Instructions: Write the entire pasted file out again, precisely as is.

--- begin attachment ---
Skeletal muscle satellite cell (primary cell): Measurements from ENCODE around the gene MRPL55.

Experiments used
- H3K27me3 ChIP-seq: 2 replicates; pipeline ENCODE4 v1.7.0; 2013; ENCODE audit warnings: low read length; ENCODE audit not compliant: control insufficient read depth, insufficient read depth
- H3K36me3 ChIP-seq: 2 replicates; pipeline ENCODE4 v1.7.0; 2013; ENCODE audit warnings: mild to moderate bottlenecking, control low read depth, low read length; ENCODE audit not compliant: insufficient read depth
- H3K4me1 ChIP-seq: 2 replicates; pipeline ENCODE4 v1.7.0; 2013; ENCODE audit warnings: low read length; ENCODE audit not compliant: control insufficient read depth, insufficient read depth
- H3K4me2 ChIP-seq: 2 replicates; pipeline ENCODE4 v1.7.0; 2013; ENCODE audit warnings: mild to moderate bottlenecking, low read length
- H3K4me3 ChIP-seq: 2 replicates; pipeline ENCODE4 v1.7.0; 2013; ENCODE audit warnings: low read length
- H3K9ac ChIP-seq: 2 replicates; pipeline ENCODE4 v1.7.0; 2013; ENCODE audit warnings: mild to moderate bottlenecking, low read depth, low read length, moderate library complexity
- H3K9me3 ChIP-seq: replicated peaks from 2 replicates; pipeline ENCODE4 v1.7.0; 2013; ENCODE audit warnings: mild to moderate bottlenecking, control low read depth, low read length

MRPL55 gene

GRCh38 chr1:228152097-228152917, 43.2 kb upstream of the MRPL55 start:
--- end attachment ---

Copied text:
Skeletal muscle satellite cell (primary cell): Measurements from ENCODE around the gene MRPL55.

Experiments used
- H3K27me3 ChIP-seq: 2 replicates; pipeline ENCODE4 v1.7.0; 2013; ENCODE audit warnings: low read length; ENCODE audit not compliant: control insufficient read depth, insufficient read depth
- H3K36me3 ChIP-seq: 2 replicates; pipeline ENCODE4 v1.7.0; 2013; ENCODE audit warnings: mild to moderate bottlenecking, control low read depth, low read length; ENCODE audit not compliant: insufficient read depth
- H3K4me1 ChIP-seq: 2 replicates; pipeline ENCODE4 v1.7.0; 2013; ENCODE audit warnings: low read length; ENCODE audit not compliant: control insufficient read depth, insufficient read depth
- H3K4me2 ChIP-seq: 2 replicates; pipeline ENCODE4 v1.7.0; 2013; ENCODE audit warnings: mild to moderate bottlenecking, low read length
- H3K4me3 ChIP-seq: 2 replicates; pipeline ENCODE4 v1.7.0; 2013; ENCODE audit warnings: low read length
- H3K9ac ChIP-seq: 2 replicates; pipeline ENCODE4 v1.7.0; 2013; ENCODE audit warnings: mild to moderate bottlenecking, low read depth, low read length, moderate library complexity
- H3K9me3 ChIP-seq: replicated peaks from 2 replicates; pipeline ENCODE4 v1.7.0; 2013; ENCODE audit warnings: mild to moderate bottlenecking, control low read depth, low read length

MRPL55 gene

GRCh38 chr1:228152097-228152917, 43.2 kb upstream of the MRPL55 start: